Fall Flavored Red Enchiladas

3 Dec

Warning! These are not authentic Mexican enchiladas. Don’t make this recipe if that is what you are searching for. It is, however, very yummy and definitely has the flavors and comfort of fall due to the sesame seeds, peanuts, and pepitas (pumpkin seeds) that are used to make the sauce.

I got this recipe from a blog and you can find that here.


For the pipián rojo:
3 dried guajillo chiles
1 dried ancho chile
3 cups boiling water
3 plum tomatoes
1/4 onion, peeled
2 garlic cloves, unpeeled
1/2 cup unsalted hulled (green) pumpkin seeds
1/2 cup unsalted peanuts
1/2 cup sesame seeds
1/2 teaspoon ground cinnamon
1/4 teaspoon ground cloves (I skipped this because I didn’t have cloves)
2 teaspoons kosher salt
I also added…
1 cup chicken broth
1 can el pato

For the enchiladas:
Vegetable oil
12 corn tortillas
Cotija cheese

For garnishes:
Sour cream


1. In a skillet, toast your chiles. Then, place in boiling water and let sit.

2. In the same skillet, add your tomatoes, onions, and garlic to char. I halved the veggies and left the peel on the garlic until charred. Set aside.

3. In the same skillet, toast the pepitas, peanuts, and sesame seeds. This happens quickly and requires that you stir constantly so that you don’t burn them. Add your cinnamon.

4. In a blender, add your chiles (I left the seeds and everything in them because I like heat — if you don’t like heat, you need to remove them at this point). Add in about 2 cups of the chile soaking liquid, the tomatoes, onion, garlic, nut mixture, and salt and pepper. Puree until smooth.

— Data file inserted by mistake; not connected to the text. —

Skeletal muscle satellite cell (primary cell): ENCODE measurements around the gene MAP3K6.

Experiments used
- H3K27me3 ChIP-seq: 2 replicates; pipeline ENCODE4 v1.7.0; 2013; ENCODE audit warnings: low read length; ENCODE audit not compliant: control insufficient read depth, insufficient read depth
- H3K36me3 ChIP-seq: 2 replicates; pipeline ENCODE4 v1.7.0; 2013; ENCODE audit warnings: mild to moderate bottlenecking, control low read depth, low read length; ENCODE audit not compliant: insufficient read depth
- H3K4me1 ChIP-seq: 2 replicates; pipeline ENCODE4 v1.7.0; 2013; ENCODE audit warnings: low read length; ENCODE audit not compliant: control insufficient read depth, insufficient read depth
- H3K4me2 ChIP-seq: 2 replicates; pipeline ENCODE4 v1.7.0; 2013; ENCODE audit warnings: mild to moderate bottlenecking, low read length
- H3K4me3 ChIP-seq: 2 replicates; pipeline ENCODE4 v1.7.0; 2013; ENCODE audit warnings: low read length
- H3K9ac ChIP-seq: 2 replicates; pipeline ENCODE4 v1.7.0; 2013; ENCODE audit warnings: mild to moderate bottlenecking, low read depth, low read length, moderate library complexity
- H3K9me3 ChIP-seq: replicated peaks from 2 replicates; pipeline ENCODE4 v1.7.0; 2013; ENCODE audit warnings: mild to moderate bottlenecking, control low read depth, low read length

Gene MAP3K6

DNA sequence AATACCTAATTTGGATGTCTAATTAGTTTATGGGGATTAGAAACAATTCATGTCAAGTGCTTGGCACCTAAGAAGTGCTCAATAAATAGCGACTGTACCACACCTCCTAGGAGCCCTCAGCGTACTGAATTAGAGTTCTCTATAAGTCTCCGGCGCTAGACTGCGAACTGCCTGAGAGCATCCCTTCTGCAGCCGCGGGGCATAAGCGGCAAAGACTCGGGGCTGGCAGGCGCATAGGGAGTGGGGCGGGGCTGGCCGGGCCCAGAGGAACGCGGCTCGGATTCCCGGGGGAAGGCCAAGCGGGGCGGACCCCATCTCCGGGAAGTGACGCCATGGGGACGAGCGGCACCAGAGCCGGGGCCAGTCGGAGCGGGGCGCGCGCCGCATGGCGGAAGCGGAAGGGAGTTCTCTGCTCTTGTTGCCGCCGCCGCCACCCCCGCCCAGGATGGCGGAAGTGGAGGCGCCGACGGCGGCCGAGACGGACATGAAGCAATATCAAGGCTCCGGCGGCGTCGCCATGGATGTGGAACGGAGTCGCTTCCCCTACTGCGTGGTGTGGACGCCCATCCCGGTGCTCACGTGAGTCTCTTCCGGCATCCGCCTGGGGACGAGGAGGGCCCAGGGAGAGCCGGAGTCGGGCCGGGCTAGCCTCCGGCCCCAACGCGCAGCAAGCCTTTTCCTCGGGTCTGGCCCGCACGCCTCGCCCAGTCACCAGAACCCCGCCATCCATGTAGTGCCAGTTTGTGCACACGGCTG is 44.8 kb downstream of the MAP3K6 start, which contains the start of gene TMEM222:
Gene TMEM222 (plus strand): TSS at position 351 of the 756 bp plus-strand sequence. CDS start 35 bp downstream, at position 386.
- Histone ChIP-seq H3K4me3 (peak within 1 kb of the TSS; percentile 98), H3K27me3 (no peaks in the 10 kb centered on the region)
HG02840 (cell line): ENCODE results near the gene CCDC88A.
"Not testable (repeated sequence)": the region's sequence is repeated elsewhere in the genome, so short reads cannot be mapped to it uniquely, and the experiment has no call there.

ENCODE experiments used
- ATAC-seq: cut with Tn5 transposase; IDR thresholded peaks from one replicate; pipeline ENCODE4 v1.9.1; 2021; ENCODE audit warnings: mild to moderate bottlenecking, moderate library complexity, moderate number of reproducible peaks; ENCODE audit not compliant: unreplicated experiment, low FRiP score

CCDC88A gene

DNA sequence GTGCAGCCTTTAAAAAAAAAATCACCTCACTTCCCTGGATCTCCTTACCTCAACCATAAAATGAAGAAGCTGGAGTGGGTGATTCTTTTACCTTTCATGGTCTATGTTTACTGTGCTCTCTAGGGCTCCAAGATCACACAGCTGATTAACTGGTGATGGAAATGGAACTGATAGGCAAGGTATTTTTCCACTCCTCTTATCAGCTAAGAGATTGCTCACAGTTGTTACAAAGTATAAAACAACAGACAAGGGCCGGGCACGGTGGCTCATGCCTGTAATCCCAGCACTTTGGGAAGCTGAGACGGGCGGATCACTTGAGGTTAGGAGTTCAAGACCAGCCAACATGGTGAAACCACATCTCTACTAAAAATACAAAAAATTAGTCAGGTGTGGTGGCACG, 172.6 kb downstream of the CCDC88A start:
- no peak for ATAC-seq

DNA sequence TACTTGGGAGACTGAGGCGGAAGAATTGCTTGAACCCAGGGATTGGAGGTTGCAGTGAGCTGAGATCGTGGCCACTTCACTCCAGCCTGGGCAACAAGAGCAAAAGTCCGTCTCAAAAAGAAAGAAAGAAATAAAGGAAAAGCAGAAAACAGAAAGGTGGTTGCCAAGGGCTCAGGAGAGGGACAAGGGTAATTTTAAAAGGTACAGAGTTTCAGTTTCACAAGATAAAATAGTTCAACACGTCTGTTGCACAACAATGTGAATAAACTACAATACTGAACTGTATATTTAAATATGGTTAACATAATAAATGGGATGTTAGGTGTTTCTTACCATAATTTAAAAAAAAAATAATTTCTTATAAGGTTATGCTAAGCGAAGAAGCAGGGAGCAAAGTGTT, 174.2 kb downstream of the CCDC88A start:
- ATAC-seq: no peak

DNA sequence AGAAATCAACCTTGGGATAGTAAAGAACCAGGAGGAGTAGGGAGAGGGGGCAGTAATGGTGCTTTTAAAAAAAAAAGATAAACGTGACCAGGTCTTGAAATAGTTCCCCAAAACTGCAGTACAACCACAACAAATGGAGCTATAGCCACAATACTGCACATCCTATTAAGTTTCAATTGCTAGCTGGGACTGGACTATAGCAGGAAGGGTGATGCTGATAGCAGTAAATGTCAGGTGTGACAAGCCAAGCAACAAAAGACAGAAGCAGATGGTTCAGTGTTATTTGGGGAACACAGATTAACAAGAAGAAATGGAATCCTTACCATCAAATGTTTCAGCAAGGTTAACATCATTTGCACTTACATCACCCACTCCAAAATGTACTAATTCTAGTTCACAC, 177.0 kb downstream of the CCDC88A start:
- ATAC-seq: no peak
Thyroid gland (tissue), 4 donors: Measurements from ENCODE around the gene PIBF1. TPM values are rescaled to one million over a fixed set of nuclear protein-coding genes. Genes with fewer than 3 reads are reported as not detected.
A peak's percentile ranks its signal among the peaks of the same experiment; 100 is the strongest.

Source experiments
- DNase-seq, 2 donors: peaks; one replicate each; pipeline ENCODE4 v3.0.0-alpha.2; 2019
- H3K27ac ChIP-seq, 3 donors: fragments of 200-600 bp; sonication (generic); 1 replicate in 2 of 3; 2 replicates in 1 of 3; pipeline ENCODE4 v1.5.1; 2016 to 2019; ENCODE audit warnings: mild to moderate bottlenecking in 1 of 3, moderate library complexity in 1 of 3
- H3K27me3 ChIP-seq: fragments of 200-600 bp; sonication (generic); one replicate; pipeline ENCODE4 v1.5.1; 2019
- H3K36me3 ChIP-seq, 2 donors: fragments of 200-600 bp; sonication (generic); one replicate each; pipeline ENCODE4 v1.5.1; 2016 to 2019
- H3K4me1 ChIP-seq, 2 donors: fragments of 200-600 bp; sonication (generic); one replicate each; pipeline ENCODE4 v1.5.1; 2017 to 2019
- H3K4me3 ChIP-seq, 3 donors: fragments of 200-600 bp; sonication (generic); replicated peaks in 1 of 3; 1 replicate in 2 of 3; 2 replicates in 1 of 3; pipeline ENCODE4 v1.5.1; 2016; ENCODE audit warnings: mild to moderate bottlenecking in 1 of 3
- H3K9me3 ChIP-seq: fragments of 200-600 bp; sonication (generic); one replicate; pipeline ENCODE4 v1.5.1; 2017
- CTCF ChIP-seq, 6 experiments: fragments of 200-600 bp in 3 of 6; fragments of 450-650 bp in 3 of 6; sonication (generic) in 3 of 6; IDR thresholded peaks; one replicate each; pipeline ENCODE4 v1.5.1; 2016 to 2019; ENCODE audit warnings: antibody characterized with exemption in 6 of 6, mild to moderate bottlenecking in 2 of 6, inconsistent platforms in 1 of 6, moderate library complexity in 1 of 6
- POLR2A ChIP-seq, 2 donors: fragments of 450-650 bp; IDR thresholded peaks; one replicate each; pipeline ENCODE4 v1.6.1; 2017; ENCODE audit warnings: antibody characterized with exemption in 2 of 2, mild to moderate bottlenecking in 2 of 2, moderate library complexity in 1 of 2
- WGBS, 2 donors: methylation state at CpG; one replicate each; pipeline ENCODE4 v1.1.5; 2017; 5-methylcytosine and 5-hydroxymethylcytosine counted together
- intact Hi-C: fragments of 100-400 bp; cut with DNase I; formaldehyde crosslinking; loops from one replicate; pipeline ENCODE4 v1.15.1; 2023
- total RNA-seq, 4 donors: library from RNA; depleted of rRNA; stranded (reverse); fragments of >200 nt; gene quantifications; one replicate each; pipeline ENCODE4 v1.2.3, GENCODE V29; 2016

5. The recipe stopped there. I, however, thought this flavor was a bit too nutty for me and a bit too thick. Although very wrong in the enchilada making world, I decided to play with this sauce a little. I added 1 cup of chicken broth and a can of El Pato (spicy tomato sauce).

I know that is wrong. When I told boyfriend’s mom about my adventures with enchilada making, she gasped at this and said “oh no, I don’t do that.” Jajaja. Whatever, boyfriend liked it. I just shouldn’t even tell anyone what I did.

6. Transfer back to your skillet and simmer about 10 minutes.

7. Heat your oven to 400°F.

8. Now, this the messy part. If you have someone who can help you in the kitchen, I highly suggest it. Also, wear an apron or a shirt that you aren’t going to freak out if things splatter. It can get messy. Especially if you are a Plumly and clumsiness follows you around like it does for me.

In a separate skillet, heat some oil and cook a corn tortilla until it is pliable. (I wish I could explain the inside/outside of the tortilla but there is a right way – look it up). Then, transfer the tortilla to the enchilada sauce to coat both sides. Then, transfer this to a plate and fill with cotija cheese. Then, roll it and place it seam-side down in your baking dish. Yeah, like all those steps? Repeat it 10-12 more times until your dish is full.

Picture taking of this was impossible.

9. Oh, and I forgot to mention – you should spread some sauce on the bottom of your dish. This helps them not to stick. Also, cover your enchiladas with the remainder of your sauce (I had a lot of sauce so I didn’t use it all – some of it is in the freezer waiting for the next batch of unauthentic enchiladas). Bake for about 10 minutes until cooked through and you think the cheese is melty.

10. Serve with white rice and sprinkle with cheese, cilantro, avocado and sour cream.

The Boyfriend Rates It:3.7
What they lacked in authenticity and aesthetics was definitely made up for in flavor. The seeds and cinnamon really gave an autumn feel. And you can never go wrong with topping of a Mexican dish with cotija cheese, avocado and sour cream 🙂


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